We need to inspire more young people to pursue a career in engineering. Tanya Weaver thinks that one way of doing this is for designers and engineers to work with educators in bringing STEM subjects to life
At school I was not a fan of maths. I found it difficult and dull and never saw how it could relate to a future job. Although a career advisor once told me that with my natural ability in trigonometry, I could pursue a career in architecture. But he also told me that I could be a journalist. No guesses as to which path I chose.
At my school in South Africa, maths and science were the only technology-related subjects on offer — we didn’t have Design & Technology or Engineering.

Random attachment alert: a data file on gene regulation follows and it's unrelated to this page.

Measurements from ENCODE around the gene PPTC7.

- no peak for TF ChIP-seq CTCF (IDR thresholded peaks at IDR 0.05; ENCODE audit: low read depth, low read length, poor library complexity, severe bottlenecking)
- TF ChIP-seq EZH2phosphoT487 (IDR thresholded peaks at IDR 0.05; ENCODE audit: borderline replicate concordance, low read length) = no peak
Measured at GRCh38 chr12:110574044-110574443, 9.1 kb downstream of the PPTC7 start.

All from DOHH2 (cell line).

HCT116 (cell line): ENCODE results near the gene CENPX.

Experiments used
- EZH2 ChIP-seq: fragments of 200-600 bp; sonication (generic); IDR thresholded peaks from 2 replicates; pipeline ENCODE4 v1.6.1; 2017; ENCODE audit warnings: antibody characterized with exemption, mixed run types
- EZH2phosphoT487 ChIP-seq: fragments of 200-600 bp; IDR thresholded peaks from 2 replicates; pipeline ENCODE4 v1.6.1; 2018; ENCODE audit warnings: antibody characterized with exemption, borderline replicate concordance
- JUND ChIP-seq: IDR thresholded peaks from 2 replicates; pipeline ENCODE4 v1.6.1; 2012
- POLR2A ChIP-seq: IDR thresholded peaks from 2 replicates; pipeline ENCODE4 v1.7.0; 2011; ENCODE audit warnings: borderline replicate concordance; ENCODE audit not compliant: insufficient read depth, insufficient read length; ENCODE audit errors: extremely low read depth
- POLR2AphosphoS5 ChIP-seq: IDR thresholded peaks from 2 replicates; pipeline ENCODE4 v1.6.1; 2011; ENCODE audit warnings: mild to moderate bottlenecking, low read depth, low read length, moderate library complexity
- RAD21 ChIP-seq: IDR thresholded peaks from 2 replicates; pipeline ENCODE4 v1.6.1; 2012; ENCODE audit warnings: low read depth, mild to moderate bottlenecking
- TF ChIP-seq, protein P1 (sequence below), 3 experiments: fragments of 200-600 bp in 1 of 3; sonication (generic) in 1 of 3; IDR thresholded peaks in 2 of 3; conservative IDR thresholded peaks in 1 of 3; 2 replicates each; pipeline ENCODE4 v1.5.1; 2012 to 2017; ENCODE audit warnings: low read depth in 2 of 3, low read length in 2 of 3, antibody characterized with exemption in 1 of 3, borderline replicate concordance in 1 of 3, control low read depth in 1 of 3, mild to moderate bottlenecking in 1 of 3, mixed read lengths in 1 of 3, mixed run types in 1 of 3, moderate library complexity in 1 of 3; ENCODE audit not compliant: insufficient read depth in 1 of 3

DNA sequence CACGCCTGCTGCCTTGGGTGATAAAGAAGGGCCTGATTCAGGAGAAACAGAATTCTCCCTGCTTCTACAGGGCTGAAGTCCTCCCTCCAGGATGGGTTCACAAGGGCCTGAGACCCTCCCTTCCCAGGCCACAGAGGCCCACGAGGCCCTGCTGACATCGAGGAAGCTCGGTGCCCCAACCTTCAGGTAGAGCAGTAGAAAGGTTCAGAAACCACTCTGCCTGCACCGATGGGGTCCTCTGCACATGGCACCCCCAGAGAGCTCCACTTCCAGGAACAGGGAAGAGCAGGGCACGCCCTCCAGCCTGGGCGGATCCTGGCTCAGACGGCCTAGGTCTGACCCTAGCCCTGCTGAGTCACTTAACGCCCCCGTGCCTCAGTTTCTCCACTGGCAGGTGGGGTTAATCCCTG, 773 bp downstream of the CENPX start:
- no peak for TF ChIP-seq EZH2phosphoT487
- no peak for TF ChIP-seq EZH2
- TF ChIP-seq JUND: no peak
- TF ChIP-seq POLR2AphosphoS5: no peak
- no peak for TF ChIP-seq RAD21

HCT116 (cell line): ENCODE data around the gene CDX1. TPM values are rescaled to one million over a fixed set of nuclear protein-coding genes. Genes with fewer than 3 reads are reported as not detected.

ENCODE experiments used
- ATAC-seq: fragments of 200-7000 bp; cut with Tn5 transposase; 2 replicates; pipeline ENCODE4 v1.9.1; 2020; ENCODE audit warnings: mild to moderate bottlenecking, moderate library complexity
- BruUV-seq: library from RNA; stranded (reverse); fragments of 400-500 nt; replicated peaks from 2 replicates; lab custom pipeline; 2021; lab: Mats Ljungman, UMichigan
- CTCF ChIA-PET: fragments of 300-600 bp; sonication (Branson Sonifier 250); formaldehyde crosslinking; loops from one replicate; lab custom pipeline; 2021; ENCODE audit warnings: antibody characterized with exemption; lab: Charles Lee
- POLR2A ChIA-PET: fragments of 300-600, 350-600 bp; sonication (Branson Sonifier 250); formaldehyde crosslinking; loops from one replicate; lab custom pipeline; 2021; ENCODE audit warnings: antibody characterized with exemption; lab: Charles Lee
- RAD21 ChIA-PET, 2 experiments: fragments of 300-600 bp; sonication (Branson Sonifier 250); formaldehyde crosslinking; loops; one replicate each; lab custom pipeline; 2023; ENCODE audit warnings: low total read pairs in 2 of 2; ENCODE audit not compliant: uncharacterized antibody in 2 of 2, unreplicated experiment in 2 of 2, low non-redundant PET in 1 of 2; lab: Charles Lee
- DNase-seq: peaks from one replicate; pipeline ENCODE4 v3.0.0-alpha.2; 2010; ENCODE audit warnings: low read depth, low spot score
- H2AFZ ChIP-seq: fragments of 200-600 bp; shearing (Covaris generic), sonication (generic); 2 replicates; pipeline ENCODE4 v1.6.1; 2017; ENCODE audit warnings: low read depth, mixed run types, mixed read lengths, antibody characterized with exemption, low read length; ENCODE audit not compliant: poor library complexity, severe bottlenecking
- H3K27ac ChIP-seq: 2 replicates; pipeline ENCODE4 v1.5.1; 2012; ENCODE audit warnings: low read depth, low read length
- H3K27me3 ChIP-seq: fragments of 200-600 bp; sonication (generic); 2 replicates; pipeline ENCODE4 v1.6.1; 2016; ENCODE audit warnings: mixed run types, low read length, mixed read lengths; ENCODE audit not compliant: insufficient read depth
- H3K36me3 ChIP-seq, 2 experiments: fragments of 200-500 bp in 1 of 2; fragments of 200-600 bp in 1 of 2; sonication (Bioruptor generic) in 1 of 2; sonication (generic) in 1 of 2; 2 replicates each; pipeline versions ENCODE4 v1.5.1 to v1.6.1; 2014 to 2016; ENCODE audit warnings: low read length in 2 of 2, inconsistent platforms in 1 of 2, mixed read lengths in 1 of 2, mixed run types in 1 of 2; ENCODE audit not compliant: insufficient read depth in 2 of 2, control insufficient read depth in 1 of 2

That may be the reason why only one girl in my final year of school chose to study engineering at university.
I wonder if more of them, who had a natural aptitude and enjoyment of science and maths, would have pursued a career in engineering if they’d been made aware of the opportunities out there for them.
Also a nurturing and encouraging teacher helps. My maths teacher wasn’t the nurturing kind.
One thing that struck me whilst putting together the article on Women in Engineering was how many female engineers said that in school they would have benefitted from having a female teacher to nurture their interest in engineering or an inspirational role model from industry that showed the diverse and exciting career options available to them if they pursued their engineering studies.